Music, like mathematics, is a universal language. We can communicate a variety of emotions and themes that touch the very depths of our soul with the vigorous movement of air through a trumpet or the tender touch of fingers on a keyboard. Musicians (both professional and amateur) are at a unique advantage because they not only have the opportunity to communicate universally but also to improve their brain health. Your brain will thank you for being a musician for five reasons:
1. Music training promotes neuroplasticity. Neuroplasticity is the brain’s ability to change throughout life. The Hebbian principle (neurons that fire together wire together) is what underlies it. The more you engage in any activity, the more consistently neurons are firing together, which results in stronger connections. What is unique about music training is its capacity to induce neuroplastic changes in all areas of the brain. You use your occipital lobe to read and interpret pitches and rhythm; your temporal lobe to process sound; your frontal lobe to attend to the music, inhibit irrelevant distractions and remember what you just played; and your parietal lobe to integrate all of the incoming sensory information.
2. Music training improves cognitive abilities. Studies have shown that music training improves cognitive abilities (e.g., working memory, attention and inhibition) across our life span. This has been shown with both short-term and long-term music training. Because playing an instrument requires many different areas of the brain, it strengthens a variety of neuronal connections. This allows for an increase in signal efficiency (that is, how quickly neurons communicate with each other across the brain), which may be why musicians may perform better in cognitive tasks than non-musicians.
3. Music training may promote healthy aging of the brain. Studies show that musicians have an advantage in maintaining their cognitive abilities during the aging process. This includes tasks that involve executive functioning and short-term memory. Older musicians have other advantages as well. One study showed that ability to filter out irrelevant environmental stimuli (i.e., focus) was more intact in older musicians, and their brain activity reflected this advantage. Another has shown older musicians are able to hear more clearly in the presence of background noise. And there are benefits from both long-term and short-term training.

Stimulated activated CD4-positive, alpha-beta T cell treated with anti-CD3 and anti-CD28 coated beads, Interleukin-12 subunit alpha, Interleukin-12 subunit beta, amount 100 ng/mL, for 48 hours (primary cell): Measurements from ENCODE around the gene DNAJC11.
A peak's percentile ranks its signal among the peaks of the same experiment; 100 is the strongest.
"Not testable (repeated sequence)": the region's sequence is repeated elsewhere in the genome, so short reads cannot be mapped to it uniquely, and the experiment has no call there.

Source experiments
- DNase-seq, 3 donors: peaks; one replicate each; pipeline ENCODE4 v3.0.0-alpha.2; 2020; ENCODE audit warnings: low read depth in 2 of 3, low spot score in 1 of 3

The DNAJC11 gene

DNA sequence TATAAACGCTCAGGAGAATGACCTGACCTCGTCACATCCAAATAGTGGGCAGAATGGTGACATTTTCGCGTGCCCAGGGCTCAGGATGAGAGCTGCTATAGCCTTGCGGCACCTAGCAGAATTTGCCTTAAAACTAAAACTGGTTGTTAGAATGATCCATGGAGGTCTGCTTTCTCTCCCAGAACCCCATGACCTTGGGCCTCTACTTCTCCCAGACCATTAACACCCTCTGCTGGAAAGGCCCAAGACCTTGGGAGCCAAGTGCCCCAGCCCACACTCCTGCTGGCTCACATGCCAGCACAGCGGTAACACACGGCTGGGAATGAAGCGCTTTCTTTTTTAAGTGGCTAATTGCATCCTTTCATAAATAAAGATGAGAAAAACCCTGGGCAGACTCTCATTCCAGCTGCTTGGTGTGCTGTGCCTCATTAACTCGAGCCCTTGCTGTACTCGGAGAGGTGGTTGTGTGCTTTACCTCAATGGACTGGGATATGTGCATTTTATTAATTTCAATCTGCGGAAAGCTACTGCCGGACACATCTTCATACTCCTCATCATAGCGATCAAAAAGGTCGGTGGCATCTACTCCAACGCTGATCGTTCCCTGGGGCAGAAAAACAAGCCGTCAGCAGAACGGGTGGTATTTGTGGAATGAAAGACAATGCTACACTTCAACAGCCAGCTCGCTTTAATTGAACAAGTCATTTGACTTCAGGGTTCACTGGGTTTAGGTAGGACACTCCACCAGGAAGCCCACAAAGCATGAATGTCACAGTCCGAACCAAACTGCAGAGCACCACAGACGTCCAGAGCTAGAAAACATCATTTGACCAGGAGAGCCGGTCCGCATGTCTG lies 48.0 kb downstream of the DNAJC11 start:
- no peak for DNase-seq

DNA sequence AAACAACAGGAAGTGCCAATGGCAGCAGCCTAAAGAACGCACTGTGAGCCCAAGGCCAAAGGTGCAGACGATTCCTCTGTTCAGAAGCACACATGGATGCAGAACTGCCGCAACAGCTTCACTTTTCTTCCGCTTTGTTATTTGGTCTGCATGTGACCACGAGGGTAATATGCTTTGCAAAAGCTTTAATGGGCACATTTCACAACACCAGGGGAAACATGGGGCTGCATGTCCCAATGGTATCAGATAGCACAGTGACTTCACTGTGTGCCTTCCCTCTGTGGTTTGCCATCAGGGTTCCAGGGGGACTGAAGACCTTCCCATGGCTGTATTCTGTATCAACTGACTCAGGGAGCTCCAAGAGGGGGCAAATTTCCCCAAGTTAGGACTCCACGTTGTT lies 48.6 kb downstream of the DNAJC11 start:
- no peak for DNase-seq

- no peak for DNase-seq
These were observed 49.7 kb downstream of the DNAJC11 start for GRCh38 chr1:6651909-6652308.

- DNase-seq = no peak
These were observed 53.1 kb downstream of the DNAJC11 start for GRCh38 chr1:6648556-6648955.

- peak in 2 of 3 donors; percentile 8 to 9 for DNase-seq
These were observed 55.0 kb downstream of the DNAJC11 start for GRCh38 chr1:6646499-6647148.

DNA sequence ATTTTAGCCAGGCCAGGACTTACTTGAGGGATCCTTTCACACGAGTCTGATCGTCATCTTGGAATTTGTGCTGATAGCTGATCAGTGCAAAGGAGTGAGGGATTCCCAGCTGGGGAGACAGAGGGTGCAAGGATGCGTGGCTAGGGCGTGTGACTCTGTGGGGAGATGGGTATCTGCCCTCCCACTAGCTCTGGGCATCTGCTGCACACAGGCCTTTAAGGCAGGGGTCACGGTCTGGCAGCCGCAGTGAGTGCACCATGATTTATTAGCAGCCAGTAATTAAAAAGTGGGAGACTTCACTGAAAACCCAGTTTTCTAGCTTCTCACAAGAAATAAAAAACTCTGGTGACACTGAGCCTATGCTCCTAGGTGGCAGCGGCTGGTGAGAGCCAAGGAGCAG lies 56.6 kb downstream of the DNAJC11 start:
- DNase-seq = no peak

4. Music training is beneficial for overall health. A recent study has shown that group musical activities are potential ways to maintain physical and psychological health. For example, a lowered risk of dementia has been associated with playing musical instruments. Other studies have shown that playing keyboard and drums could improve fine and gross motor skills in stroke patients. These benefits were accompanied by increased brain activity and improved connectivity and function of brain areas responsible for controlling movement.
A recent study has even shown that recreational music making (RMM) has been shown to be effective at altering gene expression involved in the stress response. This shows that RMM may be more effective than quiet reading at ameliorating stress in a clinical setting. Although more research into this area needs to be completed, it seems that music making and training are beneficial to physical and psychological health.
5. Music training is a rewarding activity. Most importantly, making music is something most people enjoy. Your brain is more apt to learn if an activity is inherently rewarding and motivating. Studies have shown that listening to music is a rewarding experience in and of itself, activating brain structures involved in reward processing, including the nucleus accumbens, ventral tegmental area, hypothalamus and insula. Scientists have even begin modulating music reward sensitivity in the brain with using transcranial magnetic stimulation. Sensitizing or desensitizing these brain areas shows causal evidence that these circuits are involved in the enjoyment and motivation of music. Furthermore, a recent study has even shown that exposing rats to melodic music increases dopamine and serotonin in the forebrain, which is linked to reward.
In short, making music is truly a whole-brain workout. Although those who begin music training at a young age seem to display the greatest neuroplastic benefits, research shows it is never too late to learn to play an instrument. More research is needed to more fully understand the effect of music training on the brain throughout life; this is something the National Institutes of Health has recognized.
Meanwhile, go learn to play a Bach prelude or Heart and Soul. I promise, your brain will thank you.